courtesy Garmin

Boston’s 3 Most Legendary Downhills, Named

You’ve heard of the Newton Hills— Moguls. Heartbreak? A molehill. The big hills of the Boston Marathon go down, and until now, they didn't have names.


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You’ve heard of the Newton Hills— Moguls. Heartbreak? A molehill.

The big hills of Boston go down. And while the uphills get all the respect, the downhills make or break your race in the end. Here are the three significant downhill sections of the historic course and our suggested names for them.

photo: 101 Degrees West

Suicide Slope

Mile Marker: Start line

Length of Hill: 3.85 miles

Total descent: 277 feet

Average grade: -1.4%

From the crazy first half mile (ranging from 4 to 9% grade drop), the Boston course rolls unrelentingly downward for nearly four miles. After a small uphill (37 feet, 1.8% grade) in mile 5, it levels off somewhat, losing only 80 feet over the next 10 miles.

photo: 101 Degrees West

The Fall from Wellesley

Mile Marker: 15.4

Length of Hill: .43 miles

Total Descent: 81 feet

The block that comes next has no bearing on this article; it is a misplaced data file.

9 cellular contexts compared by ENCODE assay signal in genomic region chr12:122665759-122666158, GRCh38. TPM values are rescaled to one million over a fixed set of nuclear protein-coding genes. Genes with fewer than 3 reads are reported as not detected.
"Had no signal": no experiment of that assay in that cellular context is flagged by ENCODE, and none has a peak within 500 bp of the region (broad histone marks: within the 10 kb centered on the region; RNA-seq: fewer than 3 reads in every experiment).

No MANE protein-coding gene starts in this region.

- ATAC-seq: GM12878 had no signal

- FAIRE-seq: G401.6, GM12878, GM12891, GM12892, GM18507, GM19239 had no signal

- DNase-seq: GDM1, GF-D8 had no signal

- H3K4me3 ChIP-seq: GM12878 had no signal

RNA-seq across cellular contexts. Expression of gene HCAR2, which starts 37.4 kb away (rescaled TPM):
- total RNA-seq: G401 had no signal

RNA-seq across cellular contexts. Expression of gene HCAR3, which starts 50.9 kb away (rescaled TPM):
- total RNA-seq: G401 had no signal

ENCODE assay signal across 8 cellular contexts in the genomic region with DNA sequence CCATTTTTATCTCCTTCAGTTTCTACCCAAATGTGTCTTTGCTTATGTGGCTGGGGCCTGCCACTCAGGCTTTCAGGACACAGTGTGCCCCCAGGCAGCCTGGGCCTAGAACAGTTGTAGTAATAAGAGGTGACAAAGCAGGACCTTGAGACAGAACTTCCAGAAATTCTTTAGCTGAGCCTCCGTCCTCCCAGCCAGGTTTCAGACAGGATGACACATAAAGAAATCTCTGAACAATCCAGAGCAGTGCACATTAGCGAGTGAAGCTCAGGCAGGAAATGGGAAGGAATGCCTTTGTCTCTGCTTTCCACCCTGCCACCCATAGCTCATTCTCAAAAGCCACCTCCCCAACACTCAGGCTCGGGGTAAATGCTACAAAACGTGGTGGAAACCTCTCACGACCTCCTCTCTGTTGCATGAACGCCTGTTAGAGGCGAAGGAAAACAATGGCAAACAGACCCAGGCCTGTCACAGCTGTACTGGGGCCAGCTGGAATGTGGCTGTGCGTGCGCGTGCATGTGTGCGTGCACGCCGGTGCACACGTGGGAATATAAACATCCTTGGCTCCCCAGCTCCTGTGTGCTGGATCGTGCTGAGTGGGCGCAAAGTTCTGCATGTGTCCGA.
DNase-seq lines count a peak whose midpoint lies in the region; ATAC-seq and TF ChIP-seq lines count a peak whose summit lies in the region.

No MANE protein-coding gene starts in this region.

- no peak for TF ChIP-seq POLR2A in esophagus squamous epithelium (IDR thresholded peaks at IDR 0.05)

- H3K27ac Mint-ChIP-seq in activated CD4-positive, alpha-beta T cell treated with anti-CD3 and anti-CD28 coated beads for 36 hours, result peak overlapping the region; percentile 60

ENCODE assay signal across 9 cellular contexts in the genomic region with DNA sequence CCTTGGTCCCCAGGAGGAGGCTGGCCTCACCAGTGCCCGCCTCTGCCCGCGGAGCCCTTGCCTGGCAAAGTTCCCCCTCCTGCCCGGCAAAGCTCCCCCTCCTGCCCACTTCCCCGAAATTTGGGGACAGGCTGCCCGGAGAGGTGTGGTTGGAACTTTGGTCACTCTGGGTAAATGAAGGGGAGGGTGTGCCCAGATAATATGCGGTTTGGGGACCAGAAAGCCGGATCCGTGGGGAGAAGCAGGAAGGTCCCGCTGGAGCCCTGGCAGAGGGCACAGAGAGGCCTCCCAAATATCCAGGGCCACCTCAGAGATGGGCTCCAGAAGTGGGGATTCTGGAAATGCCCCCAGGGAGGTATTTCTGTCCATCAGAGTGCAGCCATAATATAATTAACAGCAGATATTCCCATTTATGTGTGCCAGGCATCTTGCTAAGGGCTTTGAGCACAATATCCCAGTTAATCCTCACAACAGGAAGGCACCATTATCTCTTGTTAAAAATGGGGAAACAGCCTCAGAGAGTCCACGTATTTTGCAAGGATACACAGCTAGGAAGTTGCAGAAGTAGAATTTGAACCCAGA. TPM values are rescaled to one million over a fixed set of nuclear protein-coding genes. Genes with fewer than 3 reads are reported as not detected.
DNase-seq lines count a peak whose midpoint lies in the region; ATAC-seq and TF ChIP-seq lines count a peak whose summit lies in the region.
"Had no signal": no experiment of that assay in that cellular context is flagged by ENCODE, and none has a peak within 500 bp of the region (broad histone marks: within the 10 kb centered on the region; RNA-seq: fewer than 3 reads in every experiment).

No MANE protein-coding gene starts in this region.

Average grade: -4.3%

As the heady cheers from Wellesley College fade away, the ground falls away to the upper Charles River in the steepest descent since the first half mile. The downhill does its final punishment while hastening runners across the river to Newton Lower Falls and the famed Newton Hills.

photo: 101 Degrees West

Quadbreak Hill

Mile Marker: 21

Length of Hill: 3.5 miles

Total Descent: 209 feet

Average Grade: -1.2%

After cresting Heartbreak, the course plummets down the backside beside Boston College and the reservoir. It keeps descending for three and a half miles, with a few small rolling ascents. Depending on how you ran the early miles, these final descents come as either a welcome chance to fly home, or a quad-pounding insult added to injured legs.

Data from Garmin:


From PodiumRunner